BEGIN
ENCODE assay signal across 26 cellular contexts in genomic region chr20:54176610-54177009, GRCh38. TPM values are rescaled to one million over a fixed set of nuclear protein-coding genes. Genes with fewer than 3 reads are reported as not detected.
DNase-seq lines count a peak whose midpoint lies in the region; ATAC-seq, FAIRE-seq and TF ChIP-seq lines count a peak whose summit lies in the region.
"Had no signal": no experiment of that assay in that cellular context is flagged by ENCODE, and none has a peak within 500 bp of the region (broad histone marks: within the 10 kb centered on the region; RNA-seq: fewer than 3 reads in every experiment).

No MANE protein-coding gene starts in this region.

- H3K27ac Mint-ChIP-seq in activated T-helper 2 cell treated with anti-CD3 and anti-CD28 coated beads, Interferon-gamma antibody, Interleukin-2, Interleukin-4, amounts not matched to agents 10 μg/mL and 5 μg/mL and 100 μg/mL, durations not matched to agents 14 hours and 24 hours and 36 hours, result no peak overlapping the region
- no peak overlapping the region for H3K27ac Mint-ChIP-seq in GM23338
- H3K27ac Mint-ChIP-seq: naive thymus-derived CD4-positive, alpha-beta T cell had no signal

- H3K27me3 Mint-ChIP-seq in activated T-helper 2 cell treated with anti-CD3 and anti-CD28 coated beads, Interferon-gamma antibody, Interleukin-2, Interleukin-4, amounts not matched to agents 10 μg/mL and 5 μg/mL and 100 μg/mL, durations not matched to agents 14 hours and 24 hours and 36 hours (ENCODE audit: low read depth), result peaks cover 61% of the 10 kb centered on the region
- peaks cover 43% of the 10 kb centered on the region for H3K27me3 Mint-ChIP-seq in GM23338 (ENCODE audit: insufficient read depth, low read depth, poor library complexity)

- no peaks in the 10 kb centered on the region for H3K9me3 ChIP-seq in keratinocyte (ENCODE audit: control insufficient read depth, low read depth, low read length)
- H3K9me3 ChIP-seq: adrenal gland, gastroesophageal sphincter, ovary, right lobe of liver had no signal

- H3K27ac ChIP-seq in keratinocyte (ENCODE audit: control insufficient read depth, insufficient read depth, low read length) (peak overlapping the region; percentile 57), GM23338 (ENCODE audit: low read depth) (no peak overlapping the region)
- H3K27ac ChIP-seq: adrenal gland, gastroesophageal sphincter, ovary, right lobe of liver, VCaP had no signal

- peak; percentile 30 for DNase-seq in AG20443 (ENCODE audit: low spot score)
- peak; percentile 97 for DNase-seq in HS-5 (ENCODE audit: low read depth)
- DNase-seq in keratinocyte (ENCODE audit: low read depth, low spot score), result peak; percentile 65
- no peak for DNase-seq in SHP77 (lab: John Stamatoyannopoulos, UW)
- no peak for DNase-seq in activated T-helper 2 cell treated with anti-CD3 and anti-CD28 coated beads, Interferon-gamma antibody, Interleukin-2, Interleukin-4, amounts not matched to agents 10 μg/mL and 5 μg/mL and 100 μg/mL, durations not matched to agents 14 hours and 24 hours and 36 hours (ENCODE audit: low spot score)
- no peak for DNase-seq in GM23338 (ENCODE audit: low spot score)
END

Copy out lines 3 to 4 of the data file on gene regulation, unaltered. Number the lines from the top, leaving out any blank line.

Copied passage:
"Had no signal": no experiment of that assay in that cellular context is flagged by ENCODE, and none has a peak within 500 bp of the region (broad histone marks: within the 10 kb centered on the region; RNA-seq: fewer than 3 reads in every experiment).

No MANE protein-coding gene starts in this region.